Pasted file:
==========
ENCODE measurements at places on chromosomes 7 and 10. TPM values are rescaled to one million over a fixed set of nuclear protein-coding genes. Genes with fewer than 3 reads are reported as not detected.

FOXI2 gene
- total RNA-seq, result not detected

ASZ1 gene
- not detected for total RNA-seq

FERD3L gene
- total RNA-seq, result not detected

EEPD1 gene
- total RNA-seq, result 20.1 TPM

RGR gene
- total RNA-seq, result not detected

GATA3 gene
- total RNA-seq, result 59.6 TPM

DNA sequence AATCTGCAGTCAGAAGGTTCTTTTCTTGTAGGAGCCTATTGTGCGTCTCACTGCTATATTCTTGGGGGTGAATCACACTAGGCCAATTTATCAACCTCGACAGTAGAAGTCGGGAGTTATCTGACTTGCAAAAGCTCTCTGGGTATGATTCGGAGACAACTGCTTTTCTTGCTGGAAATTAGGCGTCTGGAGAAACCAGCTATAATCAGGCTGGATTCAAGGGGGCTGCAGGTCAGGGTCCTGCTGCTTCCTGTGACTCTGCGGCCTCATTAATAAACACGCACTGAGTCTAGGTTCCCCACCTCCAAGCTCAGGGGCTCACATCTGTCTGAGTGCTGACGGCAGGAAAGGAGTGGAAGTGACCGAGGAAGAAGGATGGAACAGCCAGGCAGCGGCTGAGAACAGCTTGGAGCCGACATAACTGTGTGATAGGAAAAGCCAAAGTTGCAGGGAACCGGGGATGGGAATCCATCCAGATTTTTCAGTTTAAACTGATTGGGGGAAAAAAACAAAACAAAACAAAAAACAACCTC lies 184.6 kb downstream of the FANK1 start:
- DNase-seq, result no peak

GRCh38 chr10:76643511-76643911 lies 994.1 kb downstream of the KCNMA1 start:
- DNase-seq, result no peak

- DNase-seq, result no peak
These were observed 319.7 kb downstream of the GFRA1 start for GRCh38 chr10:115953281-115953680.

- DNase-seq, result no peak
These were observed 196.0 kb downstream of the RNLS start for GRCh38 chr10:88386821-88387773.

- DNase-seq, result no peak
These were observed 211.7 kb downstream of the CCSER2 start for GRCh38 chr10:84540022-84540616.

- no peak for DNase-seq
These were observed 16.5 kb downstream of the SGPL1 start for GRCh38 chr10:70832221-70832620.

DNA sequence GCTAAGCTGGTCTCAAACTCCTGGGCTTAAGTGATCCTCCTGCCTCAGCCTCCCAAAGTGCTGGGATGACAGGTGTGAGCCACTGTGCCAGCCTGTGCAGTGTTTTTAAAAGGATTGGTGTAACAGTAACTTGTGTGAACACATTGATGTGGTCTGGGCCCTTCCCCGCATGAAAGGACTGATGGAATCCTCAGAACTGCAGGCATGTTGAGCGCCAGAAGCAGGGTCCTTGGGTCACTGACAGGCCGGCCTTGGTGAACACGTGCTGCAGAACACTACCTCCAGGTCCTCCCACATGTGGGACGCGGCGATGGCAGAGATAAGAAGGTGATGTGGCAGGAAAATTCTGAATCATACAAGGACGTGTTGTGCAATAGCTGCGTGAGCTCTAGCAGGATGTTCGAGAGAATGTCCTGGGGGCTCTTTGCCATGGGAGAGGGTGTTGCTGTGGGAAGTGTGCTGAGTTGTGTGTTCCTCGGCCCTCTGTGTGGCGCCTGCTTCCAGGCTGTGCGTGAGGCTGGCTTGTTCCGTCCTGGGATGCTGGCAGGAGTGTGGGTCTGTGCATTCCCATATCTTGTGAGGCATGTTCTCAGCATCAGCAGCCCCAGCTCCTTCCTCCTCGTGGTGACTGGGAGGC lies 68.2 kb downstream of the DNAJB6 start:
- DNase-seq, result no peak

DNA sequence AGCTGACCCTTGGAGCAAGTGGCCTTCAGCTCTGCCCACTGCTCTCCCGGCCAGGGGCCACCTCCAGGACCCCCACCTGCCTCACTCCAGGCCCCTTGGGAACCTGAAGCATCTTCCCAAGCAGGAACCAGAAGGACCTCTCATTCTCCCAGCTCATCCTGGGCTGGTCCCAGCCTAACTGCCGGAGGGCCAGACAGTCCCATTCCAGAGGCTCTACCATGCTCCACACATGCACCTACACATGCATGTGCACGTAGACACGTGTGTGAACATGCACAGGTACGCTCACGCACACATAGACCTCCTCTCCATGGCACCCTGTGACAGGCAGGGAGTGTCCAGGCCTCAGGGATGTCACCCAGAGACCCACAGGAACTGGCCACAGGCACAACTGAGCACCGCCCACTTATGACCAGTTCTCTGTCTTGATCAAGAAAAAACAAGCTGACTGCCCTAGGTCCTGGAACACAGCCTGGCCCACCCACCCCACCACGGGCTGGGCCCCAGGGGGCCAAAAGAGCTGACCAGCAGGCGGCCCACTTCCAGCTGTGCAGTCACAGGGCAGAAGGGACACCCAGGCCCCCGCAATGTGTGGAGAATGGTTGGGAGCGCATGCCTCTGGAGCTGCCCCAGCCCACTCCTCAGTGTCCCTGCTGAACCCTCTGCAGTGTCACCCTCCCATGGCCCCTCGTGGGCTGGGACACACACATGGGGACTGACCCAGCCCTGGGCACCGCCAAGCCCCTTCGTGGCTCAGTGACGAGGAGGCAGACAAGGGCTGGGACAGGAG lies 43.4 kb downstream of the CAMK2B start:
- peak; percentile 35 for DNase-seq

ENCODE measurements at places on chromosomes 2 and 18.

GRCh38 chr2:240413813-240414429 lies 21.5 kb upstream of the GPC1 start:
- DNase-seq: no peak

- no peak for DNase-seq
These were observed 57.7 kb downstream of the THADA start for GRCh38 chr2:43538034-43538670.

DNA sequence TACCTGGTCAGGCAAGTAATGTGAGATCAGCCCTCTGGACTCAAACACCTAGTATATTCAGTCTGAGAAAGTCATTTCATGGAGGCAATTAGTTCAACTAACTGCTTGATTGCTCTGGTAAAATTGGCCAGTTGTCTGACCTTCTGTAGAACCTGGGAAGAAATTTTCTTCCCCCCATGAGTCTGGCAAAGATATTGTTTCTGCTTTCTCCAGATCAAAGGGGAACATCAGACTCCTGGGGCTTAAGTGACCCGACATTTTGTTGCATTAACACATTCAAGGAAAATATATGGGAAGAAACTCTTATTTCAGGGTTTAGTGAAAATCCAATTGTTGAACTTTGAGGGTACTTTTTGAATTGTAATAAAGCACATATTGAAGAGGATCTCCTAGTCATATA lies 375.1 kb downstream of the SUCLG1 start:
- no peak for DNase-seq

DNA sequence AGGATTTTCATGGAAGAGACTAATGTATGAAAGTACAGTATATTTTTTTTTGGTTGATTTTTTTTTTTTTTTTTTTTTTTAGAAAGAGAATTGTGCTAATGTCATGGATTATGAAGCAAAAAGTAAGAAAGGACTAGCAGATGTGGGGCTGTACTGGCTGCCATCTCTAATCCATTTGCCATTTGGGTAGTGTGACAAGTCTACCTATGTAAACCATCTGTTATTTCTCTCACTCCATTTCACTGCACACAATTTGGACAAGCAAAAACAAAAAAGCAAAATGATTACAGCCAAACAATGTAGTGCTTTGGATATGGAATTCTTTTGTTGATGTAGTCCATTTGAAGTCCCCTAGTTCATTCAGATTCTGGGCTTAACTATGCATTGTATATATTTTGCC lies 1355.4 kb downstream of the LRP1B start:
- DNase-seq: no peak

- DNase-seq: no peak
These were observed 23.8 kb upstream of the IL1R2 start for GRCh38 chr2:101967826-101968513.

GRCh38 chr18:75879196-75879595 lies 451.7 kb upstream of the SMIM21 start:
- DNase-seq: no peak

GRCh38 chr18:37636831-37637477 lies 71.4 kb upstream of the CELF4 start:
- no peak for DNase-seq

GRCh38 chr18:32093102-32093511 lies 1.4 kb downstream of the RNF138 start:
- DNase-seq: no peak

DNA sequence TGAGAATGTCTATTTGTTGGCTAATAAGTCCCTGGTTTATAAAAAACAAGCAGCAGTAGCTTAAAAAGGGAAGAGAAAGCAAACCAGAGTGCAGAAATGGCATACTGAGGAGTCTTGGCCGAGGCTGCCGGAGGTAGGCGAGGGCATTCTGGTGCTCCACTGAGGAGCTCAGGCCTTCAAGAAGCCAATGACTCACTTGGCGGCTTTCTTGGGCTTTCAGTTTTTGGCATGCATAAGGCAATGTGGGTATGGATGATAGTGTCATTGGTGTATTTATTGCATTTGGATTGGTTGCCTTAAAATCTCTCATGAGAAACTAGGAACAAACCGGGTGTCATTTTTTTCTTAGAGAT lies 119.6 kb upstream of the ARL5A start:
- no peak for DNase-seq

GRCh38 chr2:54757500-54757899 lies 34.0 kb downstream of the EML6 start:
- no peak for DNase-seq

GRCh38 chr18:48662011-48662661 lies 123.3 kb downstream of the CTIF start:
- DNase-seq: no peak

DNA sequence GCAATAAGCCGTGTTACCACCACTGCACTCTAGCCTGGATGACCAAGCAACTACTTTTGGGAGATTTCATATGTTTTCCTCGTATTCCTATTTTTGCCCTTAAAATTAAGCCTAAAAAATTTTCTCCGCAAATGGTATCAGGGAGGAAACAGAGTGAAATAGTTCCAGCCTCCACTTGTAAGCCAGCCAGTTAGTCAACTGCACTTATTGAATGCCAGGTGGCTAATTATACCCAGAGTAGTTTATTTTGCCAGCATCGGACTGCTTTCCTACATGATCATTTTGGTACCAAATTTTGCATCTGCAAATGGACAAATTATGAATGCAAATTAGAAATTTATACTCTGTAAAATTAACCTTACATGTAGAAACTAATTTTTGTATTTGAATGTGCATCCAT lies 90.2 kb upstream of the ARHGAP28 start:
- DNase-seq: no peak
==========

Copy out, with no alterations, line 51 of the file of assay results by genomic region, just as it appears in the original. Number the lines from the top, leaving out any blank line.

GRCh38 chr18:48662011-48662661 lies 123.3 kb downstream of the CTIF start: